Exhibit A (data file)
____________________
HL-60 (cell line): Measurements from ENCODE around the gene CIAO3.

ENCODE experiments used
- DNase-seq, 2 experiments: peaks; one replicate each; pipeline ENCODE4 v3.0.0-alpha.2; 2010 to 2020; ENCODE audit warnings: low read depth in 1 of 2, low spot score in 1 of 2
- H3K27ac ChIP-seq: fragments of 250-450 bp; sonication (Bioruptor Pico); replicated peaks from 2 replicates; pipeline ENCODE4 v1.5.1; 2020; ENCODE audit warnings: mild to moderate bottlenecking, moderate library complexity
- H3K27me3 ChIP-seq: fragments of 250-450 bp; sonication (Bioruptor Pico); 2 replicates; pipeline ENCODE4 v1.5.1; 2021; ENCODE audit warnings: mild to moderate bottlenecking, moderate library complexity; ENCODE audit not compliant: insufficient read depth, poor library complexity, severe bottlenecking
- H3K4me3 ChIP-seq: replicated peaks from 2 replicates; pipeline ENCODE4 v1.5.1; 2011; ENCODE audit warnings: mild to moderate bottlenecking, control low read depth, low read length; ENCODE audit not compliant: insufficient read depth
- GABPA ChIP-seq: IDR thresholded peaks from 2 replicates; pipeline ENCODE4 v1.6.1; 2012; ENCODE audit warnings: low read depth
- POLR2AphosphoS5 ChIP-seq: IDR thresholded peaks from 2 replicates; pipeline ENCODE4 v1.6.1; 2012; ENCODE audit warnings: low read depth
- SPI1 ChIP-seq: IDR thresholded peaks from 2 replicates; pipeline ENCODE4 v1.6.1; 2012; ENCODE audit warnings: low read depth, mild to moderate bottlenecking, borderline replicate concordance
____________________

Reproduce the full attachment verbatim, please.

HL-60 (cell line): Measurements from ENCODE around the gene CIAO3.

ENCODE experiments used
- DNase-seq, 2 experiments: peaks; one replicate each; pipeline ENCODE4 v3.0.0-alpha.2; 2010 to 2020; ENCODE audit warnings: low read depth in 1 of 2, low spot score in 1 of 2
- H3K27ac ChIP-seq: fragments of 250-450 bp; sonication (Bioruptor Pico); replicated peaks from 2 replicates; pipeline ENCODE4 v1.5.1; 2020; ENCODE audit warnings: mild to moderate bottlenecking, moderate library complexity
- H3K27me3 ChIP-seq: fragments of 250-450 bp; sonication (Bioruptor Pico); 2 replicates; pipeline ENCODE4 v1.5.1; 2021; ENCODE audit warnings: mild to moderate bottlenecking, moderate library complexity; ENCODE audit not compliant: insufficient read depth, poor library complexity, severe bottlenecking
- H3K4me3 ChIP-seq: replicated peaks from 2 replicates; pipeline ENCODE4 v1.5.1; 2011; ENCODE audit warnings: mild to moderate bottlenecking, control low read depth, low read length; ENCODE audit not compliant: insufficient read depth
- GABPA ChIP-seq: IDR thresholded peaks from 2 replicates; pipeline ENCODE4 v1.6.1; 2012; ENCODE audit warnings: low read depth
- POLR2AphosphoS5 ChIP-seq: IDR thresholded peaks from 2 replicates; pipeline ENCODE4 v1.6.1; 2012; ENCODE audit warnings: low read depth
- SPI1 ChIP-seq: IDR thresholded peaks from 2 replicates; pipeline ENCODE4 v1.6.1; 2012; ENCODE audit warnings: low read depth, mild to moderate bottlenecking, borderline replicate concordance